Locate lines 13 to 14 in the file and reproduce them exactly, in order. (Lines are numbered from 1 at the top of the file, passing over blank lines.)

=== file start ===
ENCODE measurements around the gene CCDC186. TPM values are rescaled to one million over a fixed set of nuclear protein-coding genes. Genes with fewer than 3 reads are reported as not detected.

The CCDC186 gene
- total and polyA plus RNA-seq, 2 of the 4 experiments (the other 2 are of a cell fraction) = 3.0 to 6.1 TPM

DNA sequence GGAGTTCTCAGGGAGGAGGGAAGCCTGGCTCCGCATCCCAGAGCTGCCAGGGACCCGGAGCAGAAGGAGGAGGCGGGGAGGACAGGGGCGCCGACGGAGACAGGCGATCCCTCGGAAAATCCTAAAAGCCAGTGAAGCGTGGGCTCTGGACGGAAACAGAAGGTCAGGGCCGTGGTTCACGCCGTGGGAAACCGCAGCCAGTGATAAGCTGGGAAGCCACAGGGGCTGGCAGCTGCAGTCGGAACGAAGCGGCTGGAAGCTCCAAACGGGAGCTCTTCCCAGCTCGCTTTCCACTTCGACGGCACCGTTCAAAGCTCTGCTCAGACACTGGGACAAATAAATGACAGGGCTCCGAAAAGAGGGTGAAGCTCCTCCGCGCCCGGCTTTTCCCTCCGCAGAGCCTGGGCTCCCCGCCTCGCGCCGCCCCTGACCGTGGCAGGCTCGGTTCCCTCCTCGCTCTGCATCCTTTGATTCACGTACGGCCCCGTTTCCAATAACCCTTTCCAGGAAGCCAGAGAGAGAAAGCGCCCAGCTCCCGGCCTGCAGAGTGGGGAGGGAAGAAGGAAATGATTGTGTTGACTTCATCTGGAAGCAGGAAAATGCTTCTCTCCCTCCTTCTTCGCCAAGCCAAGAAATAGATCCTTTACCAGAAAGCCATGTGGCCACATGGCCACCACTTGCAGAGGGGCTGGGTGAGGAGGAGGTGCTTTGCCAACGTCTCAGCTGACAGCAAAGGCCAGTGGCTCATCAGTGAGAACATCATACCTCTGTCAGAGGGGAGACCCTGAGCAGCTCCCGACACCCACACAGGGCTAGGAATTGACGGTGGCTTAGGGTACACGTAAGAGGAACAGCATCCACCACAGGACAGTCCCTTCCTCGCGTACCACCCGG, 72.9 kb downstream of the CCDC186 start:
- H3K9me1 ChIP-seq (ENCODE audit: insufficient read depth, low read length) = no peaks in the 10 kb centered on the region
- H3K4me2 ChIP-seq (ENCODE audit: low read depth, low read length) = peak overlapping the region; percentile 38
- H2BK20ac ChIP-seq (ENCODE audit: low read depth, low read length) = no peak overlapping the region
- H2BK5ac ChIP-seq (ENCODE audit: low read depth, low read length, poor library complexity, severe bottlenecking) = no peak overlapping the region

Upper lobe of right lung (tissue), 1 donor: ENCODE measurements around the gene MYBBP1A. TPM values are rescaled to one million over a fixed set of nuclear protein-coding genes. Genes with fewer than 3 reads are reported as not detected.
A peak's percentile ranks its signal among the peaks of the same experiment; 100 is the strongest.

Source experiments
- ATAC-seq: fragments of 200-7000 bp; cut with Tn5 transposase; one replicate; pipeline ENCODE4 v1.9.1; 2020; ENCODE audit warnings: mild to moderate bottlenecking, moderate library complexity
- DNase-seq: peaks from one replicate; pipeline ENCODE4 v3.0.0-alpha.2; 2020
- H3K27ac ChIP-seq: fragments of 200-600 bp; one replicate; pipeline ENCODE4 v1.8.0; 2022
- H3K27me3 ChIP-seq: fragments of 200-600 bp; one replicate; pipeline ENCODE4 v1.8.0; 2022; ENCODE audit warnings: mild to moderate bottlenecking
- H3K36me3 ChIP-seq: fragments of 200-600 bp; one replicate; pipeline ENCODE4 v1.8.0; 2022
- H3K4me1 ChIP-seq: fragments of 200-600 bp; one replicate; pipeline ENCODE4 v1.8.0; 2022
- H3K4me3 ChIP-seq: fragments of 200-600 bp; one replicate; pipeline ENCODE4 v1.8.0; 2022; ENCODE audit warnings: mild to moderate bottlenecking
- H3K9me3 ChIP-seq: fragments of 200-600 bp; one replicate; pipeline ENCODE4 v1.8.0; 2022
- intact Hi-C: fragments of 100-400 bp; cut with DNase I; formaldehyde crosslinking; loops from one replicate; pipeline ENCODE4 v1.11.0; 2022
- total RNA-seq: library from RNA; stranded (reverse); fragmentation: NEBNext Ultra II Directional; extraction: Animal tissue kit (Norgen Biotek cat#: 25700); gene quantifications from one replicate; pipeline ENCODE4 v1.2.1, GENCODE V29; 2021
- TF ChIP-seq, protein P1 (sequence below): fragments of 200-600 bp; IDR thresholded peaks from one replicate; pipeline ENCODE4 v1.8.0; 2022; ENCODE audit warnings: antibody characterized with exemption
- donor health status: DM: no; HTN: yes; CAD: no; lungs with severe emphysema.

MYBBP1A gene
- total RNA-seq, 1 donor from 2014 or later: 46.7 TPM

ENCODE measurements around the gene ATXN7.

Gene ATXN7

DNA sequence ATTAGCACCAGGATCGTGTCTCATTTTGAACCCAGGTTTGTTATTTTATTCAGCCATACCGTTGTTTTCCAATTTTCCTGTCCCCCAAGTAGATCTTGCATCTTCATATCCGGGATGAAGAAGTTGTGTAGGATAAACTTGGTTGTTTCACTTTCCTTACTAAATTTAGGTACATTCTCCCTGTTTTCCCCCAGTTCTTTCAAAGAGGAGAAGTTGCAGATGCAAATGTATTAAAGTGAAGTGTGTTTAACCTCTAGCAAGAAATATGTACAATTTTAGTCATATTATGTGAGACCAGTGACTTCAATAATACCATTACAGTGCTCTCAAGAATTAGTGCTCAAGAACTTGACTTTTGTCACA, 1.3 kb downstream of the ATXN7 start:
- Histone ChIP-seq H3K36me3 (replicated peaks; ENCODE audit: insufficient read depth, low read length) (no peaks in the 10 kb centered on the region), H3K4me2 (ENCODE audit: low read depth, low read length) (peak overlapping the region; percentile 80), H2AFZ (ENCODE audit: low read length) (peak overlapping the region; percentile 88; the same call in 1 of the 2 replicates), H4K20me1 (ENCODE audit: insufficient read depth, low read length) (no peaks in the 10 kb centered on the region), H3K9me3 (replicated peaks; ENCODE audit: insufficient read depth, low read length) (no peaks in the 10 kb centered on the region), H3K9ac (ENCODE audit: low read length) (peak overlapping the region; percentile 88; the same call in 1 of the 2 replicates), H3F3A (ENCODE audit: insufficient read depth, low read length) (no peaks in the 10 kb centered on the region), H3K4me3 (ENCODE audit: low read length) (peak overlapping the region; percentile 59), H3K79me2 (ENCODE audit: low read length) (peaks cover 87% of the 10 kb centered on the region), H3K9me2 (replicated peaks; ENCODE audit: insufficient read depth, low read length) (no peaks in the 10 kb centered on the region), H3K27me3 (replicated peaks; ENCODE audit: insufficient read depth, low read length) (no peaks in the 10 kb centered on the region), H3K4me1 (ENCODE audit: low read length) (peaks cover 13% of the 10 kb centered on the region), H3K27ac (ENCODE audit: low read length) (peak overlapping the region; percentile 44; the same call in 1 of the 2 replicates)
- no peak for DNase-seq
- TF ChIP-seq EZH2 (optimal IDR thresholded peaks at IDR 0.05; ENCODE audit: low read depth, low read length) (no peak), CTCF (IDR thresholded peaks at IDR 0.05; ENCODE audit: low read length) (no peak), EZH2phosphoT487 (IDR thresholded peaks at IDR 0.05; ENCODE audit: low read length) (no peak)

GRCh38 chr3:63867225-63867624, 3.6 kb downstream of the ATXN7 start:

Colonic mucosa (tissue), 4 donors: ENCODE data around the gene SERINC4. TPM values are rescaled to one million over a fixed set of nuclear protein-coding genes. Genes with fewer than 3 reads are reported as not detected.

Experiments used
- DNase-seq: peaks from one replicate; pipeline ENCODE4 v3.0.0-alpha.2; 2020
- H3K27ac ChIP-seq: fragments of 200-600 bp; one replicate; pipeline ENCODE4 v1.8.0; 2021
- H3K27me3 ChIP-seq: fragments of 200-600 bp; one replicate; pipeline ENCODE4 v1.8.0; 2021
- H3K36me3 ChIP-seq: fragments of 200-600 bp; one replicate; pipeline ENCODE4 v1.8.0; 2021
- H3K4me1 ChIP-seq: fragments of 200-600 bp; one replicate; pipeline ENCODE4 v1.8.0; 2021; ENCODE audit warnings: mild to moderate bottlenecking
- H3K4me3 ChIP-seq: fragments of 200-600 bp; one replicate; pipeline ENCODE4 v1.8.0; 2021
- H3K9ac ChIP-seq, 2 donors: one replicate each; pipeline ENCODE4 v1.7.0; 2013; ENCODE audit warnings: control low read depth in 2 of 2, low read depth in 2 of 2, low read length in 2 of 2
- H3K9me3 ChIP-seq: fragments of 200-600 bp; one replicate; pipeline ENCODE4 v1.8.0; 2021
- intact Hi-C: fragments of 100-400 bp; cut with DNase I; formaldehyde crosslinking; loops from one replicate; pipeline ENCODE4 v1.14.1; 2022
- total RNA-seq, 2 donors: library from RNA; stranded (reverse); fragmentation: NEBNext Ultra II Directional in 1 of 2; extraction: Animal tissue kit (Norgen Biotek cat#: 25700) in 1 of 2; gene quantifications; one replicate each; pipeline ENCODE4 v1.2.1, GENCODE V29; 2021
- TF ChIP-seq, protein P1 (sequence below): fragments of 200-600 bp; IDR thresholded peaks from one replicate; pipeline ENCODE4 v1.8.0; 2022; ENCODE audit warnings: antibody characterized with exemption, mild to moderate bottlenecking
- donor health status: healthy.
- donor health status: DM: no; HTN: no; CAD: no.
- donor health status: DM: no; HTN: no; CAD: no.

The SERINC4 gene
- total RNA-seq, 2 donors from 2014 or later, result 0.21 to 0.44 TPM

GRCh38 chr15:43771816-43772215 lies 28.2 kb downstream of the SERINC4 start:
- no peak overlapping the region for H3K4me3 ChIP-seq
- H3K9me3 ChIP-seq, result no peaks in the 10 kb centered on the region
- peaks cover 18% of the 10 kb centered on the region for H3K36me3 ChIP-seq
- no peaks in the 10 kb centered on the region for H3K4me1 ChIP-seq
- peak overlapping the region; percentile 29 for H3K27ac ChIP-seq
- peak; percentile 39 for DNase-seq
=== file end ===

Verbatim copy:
- DNase-seq: peaks from one replicate; pipeline ENCODE4 v3.0.0-alpha.2; 2020
- H3K27ac ChIP-seq: fragments of 200-600 bp; one replicate; pipeline ENCODE4 v1.8.0; 2022